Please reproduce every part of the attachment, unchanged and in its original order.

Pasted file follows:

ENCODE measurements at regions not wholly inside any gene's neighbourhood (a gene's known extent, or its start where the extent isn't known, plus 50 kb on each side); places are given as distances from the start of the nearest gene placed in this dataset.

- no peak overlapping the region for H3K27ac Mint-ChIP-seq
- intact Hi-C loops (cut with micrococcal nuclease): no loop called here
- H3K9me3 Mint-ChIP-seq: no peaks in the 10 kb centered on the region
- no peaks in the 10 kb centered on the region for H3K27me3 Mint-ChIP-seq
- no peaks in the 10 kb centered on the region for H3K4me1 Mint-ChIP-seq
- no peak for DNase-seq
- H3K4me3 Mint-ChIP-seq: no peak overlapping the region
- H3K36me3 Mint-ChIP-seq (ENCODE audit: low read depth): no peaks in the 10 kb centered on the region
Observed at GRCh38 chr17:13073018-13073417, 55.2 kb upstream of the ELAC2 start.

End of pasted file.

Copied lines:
ENCODE measurements at regions not wholly inside any gene's neighbourhood (a gene's known extent, or its start where the extent isn't known, plus 50 kb on each side); places are given as distances from the start of the nearest gene placed in this dataset.

- no peak overlapping the region for H3K27ac Mint-ChIP-seq
- intact Hi-C loops (cut with micrococcal nuclease): no loop called here
- H3K9me3 Mint-ChIP-seq: no peaks in the 10 kb centered on the region
- no peaks in the 10 kb centered on the region for H3K27me3 Mint-ChIP-seq
- no peaks in the 10 kb centered on the region for H3K4me1 Mint-ChIP-seq
- no peak for DNase-seq
- H3K4me3 Mint-ChIP-seq: no peak overlapping the region
- H3K36me3 Mint-ChIP-seq (ENCODE audit: low read depth): no peaks in the 10 kb centered on the region
Observed at GRCh38 chr17:13073018-13073417, 55.2 kb upstream of the ELAC2 start.